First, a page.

The nations which don't like us are waxing bolder with their threats these days. Walther Funk, Hitler's Minister of Economics, warns us that we'll have to trade with Nazi Germany on Nazi Germany's own terms after this war or else.

What that means for immediate purposes is that we'll have to give Nazi Germany a good part of our gold or be subjected to a relentless trade war, with gold barred from Europe as a currency.

What it means ultimately is that we had better submit quietly to being Nazified on our own account. The Nazi political system invariably follows trade with the Nazis, for the Nazi economic system is devised to cut off all advantages from firms which show a lack of sympathy with Nazism, to organize pressure against them.

But it is not merely Nazi Germany. Japan threatens a "very great reaction" if Washington cuts all scrap iron and oil exports to it. And proceeds to envisage South America as lining up with the Rome-Berlin-Tokyo Axis, and adds "would this not be delightful to the Japanese?"

None the less, the fact is that Washington has already clamped a virtual embargo on oil which has been going to Nazi Germany by way of Spain. And if that is good sense--as it certainly is--then it logically follows that an embargo on scrap iron and oil ought also to be declared for Japan. The latter country depends entirely on us for supply of iron and oil, and it is with these that she proposes to do all the things against our interest she now openly plans. It is scarcely sensible to aid her in it.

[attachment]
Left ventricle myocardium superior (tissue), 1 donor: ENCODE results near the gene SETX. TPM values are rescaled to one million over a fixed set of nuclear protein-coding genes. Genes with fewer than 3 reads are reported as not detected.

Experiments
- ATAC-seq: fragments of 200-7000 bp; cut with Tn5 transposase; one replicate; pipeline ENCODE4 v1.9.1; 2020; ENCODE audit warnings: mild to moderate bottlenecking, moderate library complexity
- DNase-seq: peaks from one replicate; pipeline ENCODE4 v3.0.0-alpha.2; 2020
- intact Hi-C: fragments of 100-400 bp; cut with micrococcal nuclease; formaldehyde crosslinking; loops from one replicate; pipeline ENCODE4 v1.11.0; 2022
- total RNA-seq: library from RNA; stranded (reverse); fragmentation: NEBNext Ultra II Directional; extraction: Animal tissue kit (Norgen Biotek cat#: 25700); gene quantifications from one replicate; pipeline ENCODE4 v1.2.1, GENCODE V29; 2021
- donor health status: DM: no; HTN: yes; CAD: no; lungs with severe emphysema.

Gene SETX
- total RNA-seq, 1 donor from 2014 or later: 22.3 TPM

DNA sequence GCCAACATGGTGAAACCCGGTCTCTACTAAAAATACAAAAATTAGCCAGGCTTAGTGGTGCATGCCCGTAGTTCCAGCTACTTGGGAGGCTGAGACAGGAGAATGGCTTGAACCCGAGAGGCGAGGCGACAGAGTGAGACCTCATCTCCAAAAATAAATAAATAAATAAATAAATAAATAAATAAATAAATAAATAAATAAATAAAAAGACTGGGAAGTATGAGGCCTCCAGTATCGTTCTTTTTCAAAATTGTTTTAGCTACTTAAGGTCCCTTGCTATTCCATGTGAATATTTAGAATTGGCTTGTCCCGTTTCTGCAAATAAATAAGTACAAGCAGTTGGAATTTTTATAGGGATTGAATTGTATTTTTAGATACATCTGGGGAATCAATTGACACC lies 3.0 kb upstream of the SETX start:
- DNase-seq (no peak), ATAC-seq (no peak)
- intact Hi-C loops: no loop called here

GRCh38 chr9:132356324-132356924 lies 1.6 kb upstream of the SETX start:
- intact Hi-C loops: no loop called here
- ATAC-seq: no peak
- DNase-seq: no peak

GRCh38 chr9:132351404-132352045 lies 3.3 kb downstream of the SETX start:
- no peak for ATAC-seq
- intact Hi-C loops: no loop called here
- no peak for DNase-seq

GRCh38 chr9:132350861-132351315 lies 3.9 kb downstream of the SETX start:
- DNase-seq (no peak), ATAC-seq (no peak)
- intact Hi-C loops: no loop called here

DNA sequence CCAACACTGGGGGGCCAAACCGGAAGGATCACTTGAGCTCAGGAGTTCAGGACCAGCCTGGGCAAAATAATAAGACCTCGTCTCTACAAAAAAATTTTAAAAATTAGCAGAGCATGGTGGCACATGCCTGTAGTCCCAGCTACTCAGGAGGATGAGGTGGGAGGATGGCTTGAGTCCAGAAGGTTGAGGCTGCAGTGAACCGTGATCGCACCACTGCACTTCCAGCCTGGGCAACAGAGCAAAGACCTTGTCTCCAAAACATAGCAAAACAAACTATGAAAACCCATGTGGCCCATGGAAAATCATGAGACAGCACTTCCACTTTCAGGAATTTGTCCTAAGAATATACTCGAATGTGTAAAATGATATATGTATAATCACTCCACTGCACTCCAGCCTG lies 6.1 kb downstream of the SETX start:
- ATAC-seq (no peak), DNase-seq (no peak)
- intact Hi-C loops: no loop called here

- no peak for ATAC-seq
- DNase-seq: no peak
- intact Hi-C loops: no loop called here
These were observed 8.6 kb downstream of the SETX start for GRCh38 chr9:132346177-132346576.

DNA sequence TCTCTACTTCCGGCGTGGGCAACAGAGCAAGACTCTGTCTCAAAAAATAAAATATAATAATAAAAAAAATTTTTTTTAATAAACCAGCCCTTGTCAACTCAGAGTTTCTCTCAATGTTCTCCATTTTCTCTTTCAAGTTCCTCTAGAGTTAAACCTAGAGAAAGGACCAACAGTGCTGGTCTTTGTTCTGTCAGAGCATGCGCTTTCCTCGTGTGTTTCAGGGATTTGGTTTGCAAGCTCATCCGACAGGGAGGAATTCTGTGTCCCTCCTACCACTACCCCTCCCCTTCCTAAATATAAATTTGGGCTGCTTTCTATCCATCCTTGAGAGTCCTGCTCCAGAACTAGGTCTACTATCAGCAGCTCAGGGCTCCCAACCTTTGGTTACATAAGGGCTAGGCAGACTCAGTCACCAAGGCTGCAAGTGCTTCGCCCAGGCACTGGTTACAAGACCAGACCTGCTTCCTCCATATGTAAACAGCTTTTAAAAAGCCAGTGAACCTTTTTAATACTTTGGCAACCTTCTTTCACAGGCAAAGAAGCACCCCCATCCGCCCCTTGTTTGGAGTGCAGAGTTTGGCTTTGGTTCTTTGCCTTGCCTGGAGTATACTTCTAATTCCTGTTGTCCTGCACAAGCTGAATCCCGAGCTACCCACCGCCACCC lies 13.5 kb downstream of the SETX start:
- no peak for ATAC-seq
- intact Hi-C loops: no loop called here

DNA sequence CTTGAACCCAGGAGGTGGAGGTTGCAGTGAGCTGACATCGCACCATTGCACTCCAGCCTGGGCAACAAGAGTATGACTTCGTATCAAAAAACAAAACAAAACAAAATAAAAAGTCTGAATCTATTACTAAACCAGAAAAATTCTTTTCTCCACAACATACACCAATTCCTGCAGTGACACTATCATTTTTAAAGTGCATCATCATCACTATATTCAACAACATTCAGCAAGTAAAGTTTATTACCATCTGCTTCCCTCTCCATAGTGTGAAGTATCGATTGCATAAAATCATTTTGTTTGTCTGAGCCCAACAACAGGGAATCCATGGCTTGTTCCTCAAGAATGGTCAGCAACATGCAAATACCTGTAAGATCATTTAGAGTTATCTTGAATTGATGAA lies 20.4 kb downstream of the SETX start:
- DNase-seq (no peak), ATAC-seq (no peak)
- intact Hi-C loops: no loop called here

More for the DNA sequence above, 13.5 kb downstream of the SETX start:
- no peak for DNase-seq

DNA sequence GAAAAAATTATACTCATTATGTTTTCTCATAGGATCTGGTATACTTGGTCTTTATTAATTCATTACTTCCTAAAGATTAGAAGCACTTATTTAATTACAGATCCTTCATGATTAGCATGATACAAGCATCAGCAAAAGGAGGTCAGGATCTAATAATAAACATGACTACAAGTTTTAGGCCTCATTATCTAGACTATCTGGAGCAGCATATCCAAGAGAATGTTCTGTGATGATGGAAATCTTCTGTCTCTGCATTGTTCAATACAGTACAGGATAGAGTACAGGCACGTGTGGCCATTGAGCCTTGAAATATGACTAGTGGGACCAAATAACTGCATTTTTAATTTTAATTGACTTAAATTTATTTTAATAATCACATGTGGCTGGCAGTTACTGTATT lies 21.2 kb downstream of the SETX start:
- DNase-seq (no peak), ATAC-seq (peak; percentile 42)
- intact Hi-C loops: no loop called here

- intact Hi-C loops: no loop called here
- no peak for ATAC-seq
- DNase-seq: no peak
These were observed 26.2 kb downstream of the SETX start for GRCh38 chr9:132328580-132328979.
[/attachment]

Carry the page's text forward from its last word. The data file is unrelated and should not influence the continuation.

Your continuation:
An Argument

Over the Right of Coroners To Call Killings Justifiable

For Colonel Kirkpatrick's letter on this page today, let us express appreciation. It discusses a matter which we believe needs discussion: that of the authority of the office of coroner.

At no time has The News cast any aspersions on the character of the Mecklenburg Coroner. To the contrary, it is stated and backed up by the record simply that--

Of 29 persons arrested for homicide in the period under examination, ten of them were turned loose by coroner's juries, and that these juries were usually composed of regulars.

Colonel Kirkpatrick, to be sure, does not essay to contradict those facts. His chief point is that the office of coroner has, under the statutes, the right and responsibility to acquit persons charged with homicide when there is no probable guilt found.

The Colonel is a lawyer, and his interpretation of law must carry greater weight than our own. Nevertheless, even lawyers disagree as to the meaning of the law, and we suspect that lawyers could be found who would stand the Colonel down and show that the statutes and the Constitution never intended coroner's hearings to become trials.

That argument can be illustrated. Suppose a man is found dead in some dark alley. The coroner is called and makes an investigation. If he is satisfied that the poor fellow died from natural causes, he writes up his report and that is all there is to it.

But if he finds a suspicion of foul play, no matter how "probable," he shall summons a jury to his assistance, and this jury shall consider the evidence and say, if it can, who did the deed. The case then goes to court.

But the jury and the coroner are not, we contend, authorized by law to say that John Jones did it, but that John Jones did it in self-defense and may go free without further trial. Self-defense is not only probable cause it is certain cause for a man to be bound over to court.

The coroner, in short, has jurisdiction only over dead men. Live men, be their deeds excusable or not, must tell it to the judge.